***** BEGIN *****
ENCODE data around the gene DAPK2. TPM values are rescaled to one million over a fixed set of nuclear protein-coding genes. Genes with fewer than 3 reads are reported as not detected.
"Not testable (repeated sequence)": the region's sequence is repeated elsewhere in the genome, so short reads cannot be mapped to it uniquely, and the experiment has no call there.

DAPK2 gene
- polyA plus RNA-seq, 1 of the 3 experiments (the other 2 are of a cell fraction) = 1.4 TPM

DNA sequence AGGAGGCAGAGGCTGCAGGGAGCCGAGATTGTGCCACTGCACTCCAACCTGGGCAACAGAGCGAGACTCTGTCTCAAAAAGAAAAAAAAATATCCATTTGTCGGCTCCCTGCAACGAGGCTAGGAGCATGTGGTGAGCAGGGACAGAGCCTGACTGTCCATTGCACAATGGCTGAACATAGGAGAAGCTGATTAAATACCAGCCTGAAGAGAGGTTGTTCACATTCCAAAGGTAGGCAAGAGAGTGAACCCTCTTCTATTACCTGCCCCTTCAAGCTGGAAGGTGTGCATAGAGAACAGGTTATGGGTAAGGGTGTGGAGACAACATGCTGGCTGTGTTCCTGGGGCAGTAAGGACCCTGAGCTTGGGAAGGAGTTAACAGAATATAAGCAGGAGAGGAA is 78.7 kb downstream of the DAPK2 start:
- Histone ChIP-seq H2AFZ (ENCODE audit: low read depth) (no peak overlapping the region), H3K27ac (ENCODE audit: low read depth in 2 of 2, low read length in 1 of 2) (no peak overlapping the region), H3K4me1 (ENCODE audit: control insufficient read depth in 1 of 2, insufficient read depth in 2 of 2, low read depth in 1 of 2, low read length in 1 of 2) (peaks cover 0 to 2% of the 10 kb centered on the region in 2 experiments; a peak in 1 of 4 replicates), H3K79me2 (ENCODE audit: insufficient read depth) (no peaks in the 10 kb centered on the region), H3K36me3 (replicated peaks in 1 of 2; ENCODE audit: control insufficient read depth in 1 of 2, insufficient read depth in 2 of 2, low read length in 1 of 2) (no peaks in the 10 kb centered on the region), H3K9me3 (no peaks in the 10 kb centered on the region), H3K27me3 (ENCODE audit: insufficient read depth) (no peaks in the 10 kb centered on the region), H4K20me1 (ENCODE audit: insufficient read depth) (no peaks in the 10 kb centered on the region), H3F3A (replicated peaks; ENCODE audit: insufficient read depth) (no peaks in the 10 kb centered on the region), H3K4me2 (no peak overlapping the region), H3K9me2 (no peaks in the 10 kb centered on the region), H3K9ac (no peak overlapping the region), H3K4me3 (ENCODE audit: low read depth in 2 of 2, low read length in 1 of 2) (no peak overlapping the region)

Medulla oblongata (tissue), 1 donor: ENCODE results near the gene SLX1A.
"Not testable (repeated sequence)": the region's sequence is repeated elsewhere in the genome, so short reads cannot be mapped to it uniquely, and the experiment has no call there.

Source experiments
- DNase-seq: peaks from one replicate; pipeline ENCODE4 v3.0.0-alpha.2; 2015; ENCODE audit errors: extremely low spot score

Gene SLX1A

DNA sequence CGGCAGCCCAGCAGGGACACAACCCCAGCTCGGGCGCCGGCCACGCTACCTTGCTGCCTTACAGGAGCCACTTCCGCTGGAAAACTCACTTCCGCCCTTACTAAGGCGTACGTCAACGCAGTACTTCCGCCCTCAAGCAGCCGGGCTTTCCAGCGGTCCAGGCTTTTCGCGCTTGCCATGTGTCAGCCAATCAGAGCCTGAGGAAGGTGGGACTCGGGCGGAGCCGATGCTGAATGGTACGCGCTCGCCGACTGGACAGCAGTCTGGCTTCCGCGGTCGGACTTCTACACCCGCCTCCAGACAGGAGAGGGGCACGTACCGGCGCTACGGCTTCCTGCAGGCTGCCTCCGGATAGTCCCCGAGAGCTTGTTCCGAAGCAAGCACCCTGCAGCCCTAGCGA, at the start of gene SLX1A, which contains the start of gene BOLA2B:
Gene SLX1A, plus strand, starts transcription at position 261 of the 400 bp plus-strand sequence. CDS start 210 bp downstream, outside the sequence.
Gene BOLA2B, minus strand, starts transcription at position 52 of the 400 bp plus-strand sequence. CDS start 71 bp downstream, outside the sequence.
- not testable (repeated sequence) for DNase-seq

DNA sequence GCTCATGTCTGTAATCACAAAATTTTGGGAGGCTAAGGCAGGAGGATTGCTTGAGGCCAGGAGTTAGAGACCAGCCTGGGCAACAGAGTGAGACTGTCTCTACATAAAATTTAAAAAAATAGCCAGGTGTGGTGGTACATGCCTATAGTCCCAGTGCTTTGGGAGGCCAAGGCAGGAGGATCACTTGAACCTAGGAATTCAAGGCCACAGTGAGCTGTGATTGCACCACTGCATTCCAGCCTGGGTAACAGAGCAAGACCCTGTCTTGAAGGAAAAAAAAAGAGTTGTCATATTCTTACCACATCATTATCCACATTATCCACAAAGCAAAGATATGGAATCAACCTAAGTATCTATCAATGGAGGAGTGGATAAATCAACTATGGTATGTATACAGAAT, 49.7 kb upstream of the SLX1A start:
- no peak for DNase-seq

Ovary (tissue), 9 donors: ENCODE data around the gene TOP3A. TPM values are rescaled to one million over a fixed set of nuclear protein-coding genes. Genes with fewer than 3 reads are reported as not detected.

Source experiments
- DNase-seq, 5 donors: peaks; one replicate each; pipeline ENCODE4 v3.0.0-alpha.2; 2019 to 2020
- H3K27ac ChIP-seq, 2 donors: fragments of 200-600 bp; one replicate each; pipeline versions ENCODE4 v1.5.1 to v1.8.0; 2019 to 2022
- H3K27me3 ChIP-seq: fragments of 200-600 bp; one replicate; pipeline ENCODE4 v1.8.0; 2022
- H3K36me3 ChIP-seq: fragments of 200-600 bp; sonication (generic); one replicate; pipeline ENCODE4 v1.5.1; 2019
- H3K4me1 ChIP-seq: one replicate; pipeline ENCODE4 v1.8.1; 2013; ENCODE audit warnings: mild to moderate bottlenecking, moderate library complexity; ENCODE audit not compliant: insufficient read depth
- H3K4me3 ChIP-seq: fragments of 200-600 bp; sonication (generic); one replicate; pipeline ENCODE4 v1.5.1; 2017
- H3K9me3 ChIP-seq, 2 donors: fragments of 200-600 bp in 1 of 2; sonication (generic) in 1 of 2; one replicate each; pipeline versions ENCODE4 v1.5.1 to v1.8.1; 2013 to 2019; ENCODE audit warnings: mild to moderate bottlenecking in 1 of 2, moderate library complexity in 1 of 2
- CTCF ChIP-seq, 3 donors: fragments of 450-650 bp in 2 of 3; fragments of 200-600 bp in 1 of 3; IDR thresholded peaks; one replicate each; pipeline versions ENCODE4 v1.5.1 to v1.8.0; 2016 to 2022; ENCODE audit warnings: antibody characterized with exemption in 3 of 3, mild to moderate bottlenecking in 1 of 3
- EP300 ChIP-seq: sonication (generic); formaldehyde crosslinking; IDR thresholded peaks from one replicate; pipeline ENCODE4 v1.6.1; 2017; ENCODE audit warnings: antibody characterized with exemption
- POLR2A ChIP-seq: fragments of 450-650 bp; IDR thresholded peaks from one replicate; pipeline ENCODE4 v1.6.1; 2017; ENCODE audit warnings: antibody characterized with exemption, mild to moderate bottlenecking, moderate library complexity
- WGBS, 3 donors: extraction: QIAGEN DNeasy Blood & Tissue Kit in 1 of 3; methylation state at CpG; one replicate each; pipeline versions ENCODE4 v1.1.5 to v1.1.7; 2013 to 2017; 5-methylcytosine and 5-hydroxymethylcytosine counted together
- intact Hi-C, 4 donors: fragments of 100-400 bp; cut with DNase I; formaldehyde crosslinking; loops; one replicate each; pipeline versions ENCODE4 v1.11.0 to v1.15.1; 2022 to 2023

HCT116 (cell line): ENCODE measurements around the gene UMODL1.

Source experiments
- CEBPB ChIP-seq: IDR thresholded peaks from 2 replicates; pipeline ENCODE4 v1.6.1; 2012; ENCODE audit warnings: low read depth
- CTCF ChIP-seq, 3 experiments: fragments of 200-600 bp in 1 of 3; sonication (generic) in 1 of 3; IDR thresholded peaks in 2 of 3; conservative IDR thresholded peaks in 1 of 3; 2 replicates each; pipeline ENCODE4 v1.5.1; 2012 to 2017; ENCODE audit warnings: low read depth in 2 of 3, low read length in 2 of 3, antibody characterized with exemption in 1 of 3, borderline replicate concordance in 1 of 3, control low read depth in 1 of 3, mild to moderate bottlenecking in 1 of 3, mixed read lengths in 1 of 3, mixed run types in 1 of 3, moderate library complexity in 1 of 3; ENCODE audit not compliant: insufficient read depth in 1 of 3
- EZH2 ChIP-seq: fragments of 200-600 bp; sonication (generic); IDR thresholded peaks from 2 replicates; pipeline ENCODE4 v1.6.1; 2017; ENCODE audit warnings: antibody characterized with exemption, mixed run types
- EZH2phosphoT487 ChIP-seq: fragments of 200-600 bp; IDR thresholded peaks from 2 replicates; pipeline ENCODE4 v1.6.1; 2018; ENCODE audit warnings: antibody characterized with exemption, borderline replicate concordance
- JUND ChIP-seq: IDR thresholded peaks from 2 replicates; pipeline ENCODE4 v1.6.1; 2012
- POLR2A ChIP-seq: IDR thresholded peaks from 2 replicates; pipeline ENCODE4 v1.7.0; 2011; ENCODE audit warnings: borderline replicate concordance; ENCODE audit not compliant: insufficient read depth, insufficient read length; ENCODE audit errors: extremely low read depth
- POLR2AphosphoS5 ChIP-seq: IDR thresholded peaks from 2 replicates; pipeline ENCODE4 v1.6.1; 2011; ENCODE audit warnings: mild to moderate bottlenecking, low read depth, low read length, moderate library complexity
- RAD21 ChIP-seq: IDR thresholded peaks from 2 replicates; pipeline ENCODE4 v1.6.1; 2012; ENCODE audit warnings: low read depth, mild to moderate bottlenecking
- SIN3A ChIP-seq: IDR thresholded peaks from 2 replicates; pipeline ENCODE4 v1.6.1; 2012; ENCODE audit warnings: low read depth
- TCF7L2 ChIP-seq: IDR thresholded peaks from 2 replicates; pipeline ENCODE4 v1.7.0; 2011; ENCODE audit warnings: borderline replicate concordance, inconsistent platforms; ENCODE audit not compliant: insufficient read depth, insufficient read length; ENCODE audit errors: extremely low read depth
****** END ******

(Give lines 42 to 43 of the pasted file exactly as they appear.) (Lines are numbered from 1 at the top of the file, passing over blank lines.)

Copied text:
- SIN3A ChIP-seq: IDR thresholded peaks from 2 replicates; pipeline ENCODE4 v1.6.1; 2012; ENCODE audit warnings: low read depth
- TCF7L2 ChIP-seq: IDR thresholded peaks from 2 replicates; pipeline ENCODE4 v1.7.0; 2011; ENCODE audit warnings: borderline replicate concordance, inconsistent platforms; ENCODE audit not compliant: insufficient read depth, insufficient read length; ENCODE audit errors: extremely low read depth